I’m so happy she’s on board, though I was prepared to take the decision out of her hands if I had to. The woefully inadequate care at her current facility was underscored by what happened Thursday night and Friday of this week. I called her on Thursday night around 9:00 p.m. She was really out of it when she answered the phone, not making a lot of sense. She told me that “they” (staff) had taken her someplace and just brought her back and got her ready for bed. When we hung up, I called the front desk and was told that staff had found her sleeping on one of the couches in the public areas and brought her back to her room. Considering that she almost never leaves her room after dinner, I can only assume that she stopped to rest on her way back from dinner (around 6:00 p.m.), fell asleep and was still there nearly three hours later. It is inexcusable to me that they could just leave her lying there all evening. There are cameras throughout the facility, so someone must have seen her. Concerned, I stopped by on Friday morning before work. I found her bedroom window wide open, the room very cold, and Mom huddled under every blanket she has, phone still in her hand from our call the night before. She was drenched in sweat and had soiled herself. Her medical alert call button was lying on the dresser, the button part having come loose from the necklace.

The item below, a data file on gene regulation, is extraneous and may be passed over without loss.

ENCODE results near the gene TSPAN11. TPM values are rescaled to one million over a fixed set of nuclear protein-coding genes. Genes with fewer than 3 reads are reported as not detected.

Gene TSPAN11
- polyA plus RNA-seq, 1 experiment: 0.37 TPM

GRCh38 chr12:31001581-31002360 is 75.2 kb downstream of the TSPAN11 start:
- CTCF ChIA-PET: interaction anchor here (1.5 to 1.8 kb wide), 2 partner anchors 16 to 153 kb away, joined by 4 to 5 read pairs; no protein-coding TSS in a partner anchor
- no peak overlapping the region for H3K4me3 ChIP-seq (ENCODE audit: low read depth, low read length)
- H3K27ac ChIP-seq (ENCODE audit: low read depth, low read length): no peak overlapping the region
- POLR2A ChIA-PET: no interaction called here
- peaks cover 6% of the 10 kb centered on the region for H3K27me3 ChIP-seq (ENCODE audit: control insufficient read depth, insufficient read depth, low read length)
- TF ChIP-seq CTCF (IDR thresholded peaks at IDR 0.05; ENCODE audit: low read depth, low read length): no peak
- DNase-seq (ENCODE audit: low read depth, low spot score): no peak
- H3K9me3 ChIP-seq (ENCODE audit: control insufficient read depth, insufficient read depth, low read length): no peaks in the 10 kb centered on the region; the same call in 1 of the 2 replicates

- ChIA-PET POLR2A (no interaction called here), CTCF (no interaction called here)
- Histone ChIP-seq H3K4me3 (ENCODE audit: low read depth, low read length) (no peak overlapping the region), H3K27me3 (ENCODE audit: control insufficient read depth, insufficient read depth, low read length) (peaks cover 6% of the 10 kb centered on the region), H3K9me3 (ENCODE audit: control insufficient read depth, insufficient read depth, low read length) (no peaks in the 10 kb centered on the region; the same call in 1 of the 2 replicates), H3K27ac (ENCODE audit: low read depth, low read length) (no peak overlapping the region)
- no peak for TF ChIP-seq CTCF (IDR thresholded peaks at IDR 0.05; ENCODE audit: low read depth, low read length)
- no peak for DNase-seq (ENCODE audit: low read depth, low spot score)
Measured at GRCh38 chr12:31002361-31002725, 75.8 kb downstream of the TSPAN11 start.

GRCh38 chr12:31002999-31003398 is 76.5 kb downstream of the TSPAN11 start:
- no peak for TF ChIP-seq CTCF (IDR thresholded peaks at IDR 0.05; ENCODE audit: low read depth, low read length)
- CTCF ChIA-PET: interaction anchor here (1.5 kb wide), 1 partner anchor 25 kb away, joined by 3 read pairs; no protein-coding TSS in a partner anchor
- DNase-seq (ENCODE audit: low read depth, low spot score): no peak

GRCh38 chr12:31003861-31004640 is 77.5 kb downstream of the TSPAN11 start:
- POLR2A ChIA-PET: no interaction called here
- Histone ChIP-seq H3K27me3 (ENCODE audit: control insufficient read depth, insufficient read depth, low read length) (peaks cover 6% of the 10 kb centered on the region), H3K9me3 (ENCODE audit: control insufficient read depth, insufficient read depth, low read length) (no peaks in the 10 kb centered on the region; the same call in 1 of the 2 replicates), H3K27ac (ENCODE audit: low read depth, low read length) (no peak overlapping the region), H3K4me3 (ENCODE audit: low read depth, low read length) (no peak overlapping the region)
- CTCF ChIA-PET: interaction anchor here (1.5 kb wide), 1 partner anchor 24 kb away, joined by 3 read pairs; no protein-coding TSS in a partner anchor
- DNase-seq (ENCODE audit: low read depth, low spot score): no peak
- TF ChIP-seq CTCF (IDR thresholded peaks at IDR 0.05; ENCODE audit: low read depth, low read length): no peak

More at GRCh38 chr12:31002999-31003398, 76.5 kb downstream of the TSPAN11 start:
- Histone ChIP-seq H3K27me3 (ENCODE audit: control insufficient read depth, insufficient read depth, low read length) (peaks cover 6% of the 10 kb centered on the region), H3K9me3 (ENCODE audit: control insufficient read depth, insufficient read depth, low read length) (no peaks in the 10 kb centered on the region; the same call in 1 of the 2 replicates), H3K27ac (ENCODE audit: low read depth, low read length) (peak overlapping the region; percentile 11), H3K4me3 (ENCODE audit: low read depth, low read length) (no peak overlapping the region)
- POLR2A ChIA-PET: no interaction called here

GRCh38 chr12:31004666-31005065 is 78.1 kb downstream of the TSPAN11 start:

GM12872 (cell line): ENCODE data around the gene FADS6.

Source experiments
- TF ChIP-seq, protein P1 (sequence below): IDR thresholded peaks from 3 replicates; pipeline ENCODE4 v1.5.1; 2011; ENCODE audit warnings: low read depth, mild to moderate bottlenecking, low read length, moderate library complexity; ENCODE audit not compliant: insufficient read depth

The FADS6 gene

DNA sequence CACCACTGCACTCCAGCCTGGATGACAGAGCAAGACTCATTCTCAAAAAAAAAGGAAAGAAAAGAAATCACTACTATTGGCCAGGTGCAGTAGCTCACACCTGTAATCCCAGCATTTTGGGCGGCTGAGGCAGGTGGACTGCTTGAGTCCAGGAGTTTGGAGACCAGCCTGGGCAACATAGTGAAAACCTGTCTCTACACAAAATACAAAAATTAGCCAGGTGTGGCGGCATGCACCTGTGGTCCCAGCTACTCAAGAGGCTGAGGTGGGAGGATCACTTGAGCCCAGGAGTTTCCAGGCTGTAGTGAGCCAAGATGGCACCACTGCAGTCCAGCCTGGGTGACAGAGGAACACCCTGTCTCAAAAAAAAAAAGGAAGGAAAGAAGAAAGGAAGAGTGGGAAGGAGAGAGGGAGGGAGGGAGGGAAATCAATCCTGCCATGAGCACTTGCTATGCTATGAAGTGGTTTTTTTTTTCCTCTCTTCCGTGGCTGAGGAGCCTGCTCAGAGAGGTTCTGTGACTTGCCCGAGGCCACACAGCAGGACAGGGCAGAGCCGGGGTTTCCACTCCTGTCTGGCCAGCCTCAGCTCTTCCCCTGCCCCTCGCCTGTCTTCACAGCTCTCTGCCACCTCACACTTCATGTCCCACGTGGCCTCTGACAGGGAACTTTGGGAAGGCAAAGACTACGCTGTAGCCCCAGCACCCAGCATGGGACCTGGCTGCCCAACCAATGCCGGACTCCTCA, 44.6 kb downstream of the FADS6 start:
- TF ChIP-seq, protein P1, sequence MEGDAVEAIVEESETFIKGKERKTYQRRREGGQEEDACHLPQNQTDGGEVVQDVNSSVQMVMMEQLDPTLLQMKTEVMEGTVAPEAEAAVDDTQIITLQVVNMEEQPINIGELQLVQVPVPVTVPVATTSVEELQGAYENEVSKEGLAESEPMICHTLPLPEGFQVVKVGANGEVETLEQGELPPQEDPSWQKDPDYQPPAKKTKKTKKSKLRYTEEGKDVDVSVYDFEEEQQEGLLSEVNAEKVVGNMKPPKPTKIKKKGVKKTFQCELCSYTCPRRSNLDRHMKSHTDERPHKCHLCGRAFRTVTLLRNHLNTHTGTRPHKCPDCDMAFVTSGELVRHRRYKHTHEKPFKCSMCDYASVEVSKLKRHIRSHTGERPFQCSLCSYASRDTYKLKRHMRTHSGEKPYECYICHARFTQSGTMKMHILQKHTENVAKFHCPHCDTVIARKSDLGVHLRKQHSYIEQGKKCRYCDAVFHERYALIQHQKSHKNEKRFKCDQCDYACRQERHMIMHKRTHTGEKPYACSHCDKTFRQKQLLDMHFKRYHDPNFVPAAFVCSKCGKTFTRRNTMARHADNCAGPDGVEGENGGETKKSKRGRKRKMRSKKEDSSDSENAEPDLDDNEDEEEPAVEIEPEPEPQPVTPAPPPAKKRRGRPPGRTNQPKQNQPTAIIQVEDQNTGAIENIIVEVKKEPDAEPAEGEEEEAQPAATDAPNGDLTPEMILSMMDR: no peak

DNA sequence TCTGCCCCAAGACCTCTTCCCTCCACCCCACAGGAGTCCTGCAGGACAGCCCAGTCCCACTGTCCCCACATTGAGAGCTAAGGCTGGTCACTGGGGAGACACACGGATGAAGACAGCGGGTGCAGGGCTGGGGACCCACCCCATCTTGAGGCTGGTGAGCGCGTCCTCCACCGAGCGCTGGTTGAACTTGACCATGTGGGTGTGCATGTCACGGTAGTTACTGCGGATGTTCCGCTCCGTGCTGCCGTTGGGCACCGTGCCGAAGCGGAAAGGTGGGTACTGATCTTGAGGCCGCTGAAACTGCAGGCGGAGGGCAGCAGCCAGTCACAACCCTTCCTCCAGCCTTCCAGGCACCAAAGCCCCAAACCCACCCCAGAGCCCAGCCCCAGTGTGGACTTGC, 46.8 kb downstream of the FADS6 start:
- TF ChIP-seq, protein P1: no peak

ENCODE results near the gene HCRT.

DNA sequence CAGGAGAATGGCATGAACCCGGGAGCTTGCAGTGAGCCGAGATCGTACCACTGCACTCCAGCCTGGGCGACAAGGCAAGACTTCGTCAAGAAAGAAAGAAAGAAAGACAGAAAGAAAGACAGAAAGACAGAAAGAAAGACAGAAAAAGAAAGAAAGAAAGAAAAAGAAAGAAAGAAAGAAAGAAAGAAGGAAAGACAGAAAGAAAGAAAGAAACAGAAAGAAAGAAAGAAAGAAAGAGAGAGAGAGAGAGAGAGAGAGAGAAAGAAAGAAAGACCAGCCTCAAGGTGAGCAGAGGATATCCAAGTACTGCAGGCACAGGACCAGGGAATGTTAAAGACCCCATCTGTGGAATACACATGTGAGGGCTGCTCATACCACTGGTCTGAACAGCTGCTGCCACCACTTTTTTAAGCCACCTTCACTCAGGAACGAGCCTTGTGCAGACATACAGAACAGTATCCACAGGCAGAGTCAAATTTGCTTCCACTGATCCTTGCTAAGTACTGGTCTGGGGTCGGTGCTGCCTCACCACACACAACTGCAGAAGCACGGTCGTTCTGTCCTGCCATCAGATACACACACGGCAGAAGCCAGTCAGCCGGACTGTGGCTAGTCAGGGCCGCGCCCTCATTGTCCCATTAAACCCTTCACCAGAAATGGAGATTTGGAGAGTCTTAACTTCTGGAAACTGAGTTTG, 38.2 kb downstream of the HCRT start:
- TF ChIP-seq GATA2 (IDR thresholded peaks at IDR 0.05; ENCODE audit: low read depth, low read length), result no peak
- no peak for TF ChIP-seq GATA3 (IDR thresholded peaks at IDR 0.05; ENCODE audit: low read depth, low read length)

Let me count the ways this was unacceptable. All of them will make it into the complaint I file with the state licensing board the day after she moves out. I wish we didn’t have to wait 30 days. I wish I could move her tomorrow. But we can’t afford to pay for two rooms at once. So I’m just going to check on her daily, if possible, and be a thorn in everyone’s side to get her the care she needs. It will be an enormous relief to move her into a home where someone will actually CARE.